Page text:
Briefings: Patagonia, NBA Analytics, Wine Crime, and Recipes for Spring
This week we’re reporting from Edinburgh, UK, and seeing things through the traveler’s lens (more on Edinburgh in the coming weeks). In that spirit, this week’s picks are all about seeing familiar things from a different perspective. We’ve also got two recipes that celebrate the changing of the seasons, which is exactly what happened this week across northern Europe as countries celebrated May Day, the pagan religious festival marking the beginning of summer. Here in Edinburgh, that means fire, drumming, and screaming naked people painted red.
It’s a big and complicated world. We’re at tips [at] gearpatrol.com if you think there’s something we should know about.
1. Where to Stay | The Singular, ‘Gonia
The New York Times has a look at The Singular, a hotel wrought of a former sheep processing plant in Puerto Bories, Patagonia, Chile. Instead of sheep pieces, the Bories Cold Storage Plant now houses guests in 54 rooms and 3 suites with floor-to-ceiling views of the Patagonian fjords. “On the outside the hotel and spa looks like a cluster of unkempt farm buildings, but the inside is industrial chic: rooms of polished red brick, hulking steel and wooden beams.” The Singular also staffs a team of guides to take guests on expeditions ranging from birdwatching to trekking in Torres del Paine National Park.
2. What to Scope | NBA Analytics
Hard evidence v. anecdotes, gut feeling. Sabermetrics v. traditional measures of player performance. This was essentially the Billy Beane proposition: Rigorous statistical analysis will ID players undervalued in the market for talent. Wired has the story of a Stanford senior working at Ayasdi, a data visualization company, who mapped player data from the 2010-11 NBA season and used it to come up with 13 new positions that articulate the role of players based on their performance in terms of points, rebounds, assists, steals, blocks, turnovers, and fouls. Since the analysis is on a per-minute basis, it’s possible to compare starters with bench warmers and get a fresh look at their contributions.
3. What to Avoid | Wine Crime
If you’re like us, you’re seldom in the market for bottles of Châteaux Pétrus, Lafleur or Lafite — wines that might cost a few grand a pop. But if you are: beware the fakes. According to Jancis Robinson in the FT, wine crime prevalent, with lots of forgeries and no universal standard for authentication. That’s starting to change as producers are more fastidious about tracking their vintages and merchants avoid multiple middlemen. For our part, we’ll continue to rely on the firm handshake of our Appalachian moonshiner.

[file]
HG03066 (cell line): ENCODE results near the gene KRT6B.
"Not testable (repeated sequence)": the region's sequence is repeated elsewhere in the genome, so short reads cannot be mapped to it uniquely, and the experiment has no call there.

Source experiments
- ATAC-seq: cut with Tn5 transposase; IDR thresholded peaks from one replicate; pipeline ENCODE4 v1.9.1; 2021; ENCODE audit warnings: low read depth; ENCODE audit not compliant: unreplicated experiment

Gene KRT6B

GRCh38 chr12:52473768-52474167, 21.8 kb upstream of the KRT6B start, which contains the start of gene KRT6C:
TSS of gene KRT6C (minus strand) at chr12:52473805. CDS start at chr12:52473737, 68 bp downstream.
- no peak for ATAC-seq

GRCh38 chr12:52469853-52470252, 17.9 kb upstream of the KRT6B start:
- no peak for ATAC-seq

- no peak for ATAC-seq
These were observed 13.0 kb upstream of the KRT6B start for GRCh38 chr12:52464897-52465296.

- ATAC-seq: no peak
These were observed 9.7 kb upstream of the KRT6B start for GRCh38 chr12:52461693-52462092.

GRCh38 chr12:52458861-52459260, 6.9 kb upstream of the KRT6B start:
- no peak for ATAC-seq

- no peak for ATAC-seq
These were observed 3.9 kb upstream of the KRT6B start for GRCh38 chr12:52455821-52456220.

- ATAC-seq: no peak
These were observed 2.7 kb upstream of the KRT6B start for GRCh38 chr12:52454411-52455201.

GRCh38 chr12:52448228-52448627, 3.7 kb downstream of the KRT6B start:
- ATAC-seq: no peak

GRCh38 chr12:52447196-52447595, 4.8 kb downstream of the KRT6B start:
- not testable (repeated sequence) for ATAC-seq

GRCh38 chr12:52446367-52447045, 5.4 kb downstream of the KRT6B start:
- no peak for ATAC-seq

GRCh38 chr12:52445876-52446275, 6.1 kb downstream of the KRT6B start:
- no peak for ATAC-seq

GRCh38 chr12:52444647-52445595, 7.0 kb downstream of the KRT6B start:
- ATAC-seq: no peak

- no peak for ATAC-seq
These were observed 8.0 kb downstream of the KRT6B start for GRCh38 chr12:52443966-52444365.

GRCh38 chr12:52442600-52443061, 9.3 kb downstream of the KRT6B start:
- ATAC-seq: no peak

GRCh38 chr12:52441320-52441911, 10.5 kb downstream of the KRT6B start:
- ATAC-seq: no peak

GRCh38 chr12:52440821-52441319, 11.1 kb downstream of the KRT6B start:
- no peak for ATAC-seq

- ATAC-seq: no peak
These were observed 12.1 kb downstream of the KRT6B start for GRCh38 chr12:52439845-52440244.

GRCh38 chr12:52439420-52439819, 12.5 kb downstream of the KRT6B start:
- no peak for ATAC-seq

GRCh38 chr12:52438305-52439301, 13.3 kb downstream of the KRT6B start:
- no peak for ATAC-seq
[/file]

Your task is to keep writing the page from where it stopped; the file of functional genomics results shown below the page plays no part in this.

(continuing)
4. What to Grill | Calçots with Romesco Sauce
Catalans celebrate the beginning of spring with an onion festival. We’ll be doing the same with an assist from Peter Hoffman, owner of Back Forty West in New York City and one of the earliest practitioners of farm-to-table restaurant cooking. Just toss some leeks on the grill and serve with his romesco sauce. Flamenco music suggested.
Calçots with Romesco Sauce
1 cup almonds toasted
3 slices sourdough bread, preferably fried, but at a minimum toasted
5 cloves garlic
5 anchos chiles
3 cups plum tomatoes
2 tablespoons pimenton
½ olive oil
½ cup red wine vinegar
1 lemon, juiced
Grind the almonds, bread, and garlic until fine. Add the anchos, tomatoes and pimenton and
puree in a food processor. Then add the olive oil, vinegar and lemon and season with salt.
5. What to Mix | Strawberry-Rhubarb Julep
The Kentucky Derby is this weekend. (We’ve got a whole lot of Kentucky coming your way in the next few months, by the way.) Thus, your modified julep, thanks to Robert Newton, chef and owner of Brooklyn-Southern restaurant, Seersucker.
2 oz Elijah Craig
1/4 oz rhubarb simple syrup (recipe follows)
2 sprigs of mint
Use a julep cup with a short straw that protrudes just above the packed ice. Pack crushed ice tightly in julep cup. Muddle strawberries in mixing glass. Add bourbon and rhubarb syrup. Add whole ice (not the crushed ice in the julep glass). Stir and strain over crushed ice in julep cup. Garnish with large sprig of mint. Drink abundantly.
2 cups rhubarb sliced thin
1 cup sugar
1 cup water
Combine all ingredients. Bring to a low boil. Let simmer until the syrup is flavorful and all the sugar is absorbed. Strain, cool, use.